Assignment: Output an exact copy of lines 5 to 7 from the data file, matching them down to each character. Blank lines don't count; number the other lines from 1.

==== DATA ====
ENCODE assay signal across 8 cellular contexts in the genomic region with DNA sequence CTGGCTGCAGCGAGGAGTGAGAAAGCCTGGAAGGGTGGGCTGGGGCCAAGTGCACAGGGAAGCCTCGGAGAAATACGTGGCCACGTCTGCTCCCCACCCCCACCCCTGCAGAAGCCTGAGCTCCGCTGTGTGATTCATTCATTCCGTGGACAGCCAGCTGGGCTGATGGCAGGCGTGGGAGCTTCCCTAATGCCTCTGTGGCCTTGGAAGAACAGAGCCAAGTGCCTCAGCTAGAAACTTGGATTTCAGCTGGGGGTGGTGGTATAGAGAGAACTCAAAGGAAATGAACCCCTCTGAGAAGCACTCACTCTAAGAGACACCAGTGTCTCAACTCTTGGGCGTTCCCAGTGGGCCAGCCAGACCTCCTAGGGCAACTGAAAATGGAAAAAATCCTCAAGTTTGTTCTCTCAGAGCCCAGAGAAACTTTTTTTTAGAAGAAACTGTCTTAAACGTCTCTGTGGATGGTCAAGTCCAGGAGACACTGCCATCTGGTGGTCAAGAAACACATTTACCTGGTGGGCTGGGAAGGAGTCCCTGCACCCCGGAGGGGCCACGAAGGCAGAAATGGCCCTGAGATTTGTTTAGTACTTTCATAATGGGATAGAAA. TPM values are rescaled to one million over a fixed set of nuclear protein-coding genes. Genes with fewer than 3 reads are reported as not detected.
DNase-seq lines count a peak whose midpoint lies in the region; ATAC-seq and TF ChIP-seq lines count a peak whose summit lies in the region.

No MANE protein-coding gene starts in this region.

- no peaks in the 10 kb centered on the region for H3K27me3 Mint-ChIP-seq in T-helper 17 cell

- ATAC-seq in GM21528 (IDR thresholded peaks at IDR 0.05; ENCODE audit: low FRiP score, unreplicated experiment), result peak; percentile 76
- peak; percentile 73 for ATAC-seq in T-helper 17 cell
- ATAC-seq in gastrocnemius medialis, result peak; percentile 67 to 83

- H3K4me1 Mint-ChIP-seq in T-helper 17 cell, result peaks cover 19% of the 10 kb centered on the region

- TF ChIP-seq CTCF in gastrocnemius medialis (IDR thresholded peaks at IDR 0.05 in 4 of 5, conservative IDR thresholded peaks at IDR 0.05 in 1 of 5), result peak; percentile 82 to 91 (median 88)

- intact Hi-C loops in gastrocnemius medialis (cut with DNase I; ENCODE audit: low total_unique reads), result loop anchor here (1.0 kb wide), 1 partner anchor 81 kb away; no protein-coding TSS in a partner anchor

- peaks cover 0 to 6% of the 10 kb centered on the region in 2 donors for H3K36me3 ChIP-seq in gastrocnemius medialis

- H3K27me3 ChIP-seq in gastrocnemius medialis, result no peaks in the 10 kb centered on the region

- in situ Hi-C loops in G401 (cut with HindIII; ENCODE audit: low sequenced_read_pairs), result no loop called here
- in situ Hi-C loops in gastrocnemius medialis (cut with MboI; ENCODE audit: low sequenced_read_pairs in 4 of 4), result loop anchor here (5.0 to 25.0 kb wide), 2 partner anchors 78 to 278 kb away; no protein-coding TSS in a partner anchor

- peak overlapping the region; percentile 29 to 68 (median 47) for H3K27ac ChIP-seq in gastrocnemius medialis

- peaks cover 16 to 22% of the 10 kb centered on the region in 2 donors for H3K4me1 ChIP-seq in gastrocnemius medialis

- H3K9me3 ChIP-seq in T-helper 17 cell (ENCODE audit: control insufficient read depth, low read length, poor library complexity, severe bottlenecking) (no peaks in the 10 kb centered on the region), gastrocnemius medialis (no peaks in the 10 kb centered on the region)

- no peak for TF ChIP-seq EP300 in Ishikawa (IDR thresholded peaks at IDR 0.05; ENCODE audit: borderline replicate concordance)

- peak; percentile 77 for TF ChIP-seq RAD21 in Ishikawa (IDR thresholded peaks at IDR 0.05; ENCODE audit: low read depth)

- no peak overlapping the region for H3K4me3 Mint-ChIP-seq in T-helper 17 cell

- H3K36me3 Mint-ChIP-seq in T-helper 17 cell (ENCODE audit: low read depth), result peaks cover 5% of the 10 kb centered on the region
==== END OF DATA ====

- ATAC-seq in GM21528 (IDR thresholded peaks at IDR 0.05; ENCODE audit: low FRiP score, unreplicated experiment), result peak; percentile 76
- peak; percentile 73 for ATAC-seq in T-helper 17 cell
- ATAC-seq in gastrocnemius medialis, result peak; percentile 67 to 83